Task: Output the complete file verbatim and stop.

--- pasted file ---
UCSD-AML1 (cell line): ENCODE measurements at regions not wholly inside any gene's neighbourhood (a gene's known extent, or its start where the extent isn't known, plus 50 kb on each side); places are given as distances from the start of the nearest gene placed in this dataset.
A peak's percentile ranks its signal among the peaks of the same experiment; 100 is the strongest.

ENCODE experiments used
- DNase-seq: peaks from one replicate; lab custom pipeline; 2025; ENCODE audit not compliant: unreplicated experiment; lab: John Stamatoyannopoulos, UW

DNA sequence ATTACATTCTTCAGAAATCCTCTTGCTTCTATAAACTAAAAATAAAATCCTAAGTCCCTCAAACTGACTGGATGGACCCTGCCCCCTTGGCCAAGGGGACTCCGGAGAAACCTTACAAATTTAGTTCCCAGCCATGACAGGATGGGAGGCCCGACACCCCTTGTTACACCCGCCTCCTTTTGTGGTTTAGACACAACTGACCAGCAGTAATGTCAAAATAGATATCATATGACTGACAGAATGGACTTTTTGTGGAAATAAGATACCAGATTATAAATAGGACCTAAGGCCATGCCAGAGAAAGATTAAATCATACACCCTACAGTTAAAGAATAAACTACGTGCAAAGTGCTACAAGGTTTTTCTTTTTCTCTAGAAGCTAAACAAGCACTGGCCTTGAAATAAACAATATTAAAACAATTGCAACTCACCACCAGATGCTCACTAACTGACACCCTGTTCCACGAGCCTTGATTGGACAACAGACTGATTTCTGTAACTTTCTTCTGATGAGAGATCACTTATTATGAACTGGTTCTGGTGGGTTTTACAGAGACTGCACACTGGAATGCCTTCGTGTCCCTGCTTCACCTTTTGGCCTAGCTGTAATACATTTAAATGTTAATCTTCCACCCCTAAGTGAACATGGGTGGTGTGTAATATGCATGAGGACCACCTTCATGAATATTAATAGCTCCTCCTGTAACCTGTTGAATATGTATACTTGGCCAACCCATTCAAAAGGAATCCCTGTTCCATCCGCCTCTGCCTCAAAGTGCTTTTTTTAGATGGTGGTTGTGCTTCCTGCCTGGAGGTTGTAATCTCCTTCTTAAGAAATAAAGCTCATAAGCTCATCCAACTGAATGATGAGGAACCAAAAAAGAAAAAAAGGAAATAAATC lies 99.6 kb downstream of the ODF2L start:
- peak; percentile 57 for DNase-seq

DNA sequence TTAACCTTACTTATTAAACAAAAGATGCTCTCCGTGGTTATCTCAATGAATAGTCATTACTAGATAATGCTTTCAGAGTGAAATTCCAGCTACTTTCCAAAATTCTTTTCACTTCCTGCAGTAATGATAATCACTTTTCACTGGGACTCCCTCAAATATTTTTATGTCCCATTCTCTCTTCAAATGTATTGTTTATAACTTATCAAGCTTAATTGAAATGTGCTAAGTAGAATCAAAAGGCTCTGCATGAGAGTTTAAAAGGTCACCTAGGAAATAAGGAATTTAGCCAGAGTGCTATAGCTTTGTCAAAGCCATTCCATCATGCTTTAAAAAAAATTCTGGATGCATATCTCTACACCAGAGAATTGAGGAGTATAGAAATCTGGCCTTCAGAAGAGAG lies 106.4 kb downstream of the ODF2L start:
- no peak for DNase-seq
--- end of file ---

UCSD-AML1 (cell line): ENCODE measurements at regions not wholly inside any gene's neighbourhood (a gene's known extent, or its start where the extent isn't known, plus 50 kb on each side); places are given as distances from the start of the nearest gene placed in this dataset.
A peak's percentile ranks its signal among the peaks of the same experiment; 100 is the strongest.

ENCODE experiments used
- DNase-seq: peaks from one replicate; lab custom pipeline; 2025; ENCODE audit not compliant: unreplicated experiment; lab: John Stamatoyannopoulos, UW

DNA sequence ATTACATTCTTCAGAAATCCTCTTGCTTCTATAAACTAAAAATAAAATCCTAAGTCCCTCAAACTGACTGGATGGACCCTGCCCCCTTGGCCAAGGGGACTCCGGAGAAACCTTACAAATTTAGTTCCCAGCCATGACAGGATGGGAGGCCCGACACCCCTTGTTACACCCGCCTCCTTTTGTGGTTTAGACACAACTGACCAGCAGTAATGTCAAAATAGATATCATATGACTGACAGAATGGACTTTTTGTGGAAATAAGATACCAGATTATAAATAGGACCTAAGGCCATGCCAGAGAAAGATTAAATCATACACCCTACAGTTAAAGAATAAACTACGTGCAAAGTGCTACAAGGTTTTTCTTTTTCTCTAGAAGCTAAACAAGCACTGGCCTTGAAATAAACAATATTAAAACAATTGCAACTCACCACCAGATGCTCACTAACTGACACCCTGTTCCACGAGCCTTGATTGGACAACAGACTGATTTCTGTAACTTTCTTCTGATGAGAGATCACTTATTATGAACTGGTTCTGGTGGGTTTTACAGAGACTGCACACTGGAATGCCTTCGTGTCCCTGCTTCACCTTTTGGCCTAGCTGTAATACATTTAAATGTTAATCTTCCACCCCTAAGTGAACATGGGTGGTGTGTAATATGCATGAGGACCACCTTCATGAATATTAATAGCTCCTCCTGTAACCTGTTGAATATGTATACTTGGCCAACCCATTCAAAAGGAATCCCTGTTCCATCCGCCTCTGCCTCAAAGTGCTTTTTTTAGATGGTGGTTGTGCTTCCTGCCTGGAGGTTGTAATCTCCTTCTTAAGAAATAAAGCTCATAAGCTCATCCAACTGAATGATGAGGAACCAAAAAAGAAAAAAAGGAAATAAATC lies 99.6 kb downstream of the ODF2L start:
- peak; percentile 57 for DNase-seq

DNA sequence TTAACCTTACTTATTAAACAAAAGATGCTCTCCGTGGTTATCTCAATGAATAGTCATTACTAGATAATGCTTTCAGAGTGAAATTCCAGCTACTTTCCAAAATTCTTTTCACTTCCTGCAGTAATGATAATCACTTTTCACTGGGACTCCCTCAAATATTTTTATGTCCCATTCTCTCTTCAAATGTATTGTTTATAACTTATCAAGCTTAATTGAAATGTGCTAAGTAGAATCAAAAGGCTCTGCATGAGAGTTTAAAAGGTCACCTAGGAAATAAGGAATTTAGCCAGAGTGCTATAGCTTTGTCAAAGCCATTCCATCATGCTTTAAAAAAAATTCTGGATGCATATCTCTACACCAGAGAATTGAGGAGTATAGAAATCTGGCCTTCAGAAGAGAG lies 106.4 kb downstream of the ODF2L start:
- no peak for DNase-seq